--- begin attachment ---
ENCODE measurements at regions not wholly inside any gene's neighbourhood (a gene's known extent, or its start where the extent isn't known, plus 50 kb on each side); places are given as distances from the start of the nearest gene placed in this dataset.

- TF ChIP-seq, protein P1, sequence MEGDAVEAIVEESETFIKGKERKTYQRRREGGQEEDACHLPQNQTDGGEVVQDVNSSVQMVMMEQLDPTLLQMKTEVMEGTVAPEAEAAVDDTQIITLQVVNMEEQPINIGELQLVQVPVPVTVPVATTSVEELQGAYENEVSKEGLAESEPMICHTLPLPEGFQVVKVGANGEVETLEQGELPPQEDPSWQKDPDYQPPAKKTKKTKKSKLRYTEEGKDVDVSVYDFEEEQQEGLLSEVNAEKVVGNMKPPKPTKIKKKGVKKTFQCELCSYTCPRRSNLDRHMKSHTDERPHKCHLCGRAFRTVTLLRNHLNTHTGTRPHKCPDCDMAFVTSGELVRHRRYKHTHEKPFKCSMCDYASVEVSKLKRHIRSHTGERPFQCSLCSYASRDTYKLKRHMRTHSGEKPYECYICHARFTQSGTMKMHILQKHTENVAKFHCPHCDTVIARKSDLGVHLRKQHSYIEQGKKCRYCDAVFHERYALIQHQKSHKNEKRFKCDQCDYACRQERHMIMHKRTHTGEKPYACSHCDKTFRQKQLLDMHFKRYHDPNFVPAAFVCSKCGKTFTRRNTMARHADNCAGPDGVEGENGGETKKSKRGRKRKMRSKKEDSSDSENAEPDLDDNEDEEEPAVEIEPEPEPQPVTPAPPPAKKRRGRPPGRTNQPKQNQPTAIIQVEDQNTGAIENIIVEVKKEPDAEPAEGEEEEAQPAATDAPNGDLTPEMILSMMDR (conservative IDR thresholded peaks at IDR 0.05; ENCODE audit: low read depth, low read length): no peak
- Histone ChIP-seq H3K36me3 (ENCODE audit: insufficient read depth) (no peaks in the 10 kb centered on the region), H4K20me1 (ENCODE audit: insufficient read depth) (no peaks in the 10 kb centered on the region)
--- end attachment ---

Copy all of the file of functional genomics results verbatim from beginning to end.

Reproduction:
ENCODE measurements at regions not wholly inside any gene's neighbourhood (a gene's known extent, or its start where the extent isn't known, plus 50 kb on each side); places are given as distances from the start of the nearest gene placed in this dataset.

- TF ChIP-seq, protein P1, sequence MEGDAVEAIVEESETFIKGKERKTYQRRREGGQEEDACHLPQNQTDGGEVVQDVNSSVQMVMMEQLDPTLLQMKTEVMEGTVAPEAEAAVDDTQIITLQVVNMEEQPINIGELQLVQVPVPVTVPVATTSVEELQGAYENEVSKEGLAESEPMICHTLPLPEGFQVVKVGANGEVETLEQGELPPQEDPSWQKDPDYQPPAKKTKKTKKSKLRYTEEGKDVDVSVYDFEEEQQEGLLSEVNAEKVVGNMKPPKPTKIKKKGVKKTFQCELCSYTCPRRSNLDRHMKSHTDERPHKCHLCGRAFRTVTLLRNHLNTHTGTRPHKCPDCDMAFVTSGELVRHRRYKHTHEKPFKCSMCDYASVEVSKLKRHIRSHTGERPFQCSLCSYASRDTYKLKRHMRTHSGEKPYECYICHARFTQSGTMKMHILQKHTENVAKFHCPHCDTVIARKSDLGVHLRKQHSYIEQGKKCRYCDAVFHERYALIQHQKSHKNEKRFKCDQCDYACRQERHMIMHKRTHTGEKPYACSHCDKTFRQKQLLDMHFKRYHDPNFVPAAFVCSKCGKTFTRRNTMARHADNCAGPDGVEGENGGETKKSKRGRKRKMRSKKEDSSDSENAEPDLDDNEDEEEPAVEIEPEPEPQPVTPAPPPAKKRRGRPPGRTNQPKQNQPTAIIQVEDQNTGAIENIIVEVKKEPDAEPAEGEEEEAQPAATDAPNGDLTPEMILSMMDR (conservative IDR thresholded peaks at IDR 0.05; ENCODE audit: low read depth, low read length): no peak
- Histone ChIP-seq H3K36me3 (ENCODE audit: insufficient read depth) (no peaks in the 10 kb centered on the region), H4K20me1 (ENCODE audit: insufficient read depth) (no peaks in the 10 kb centered on the region)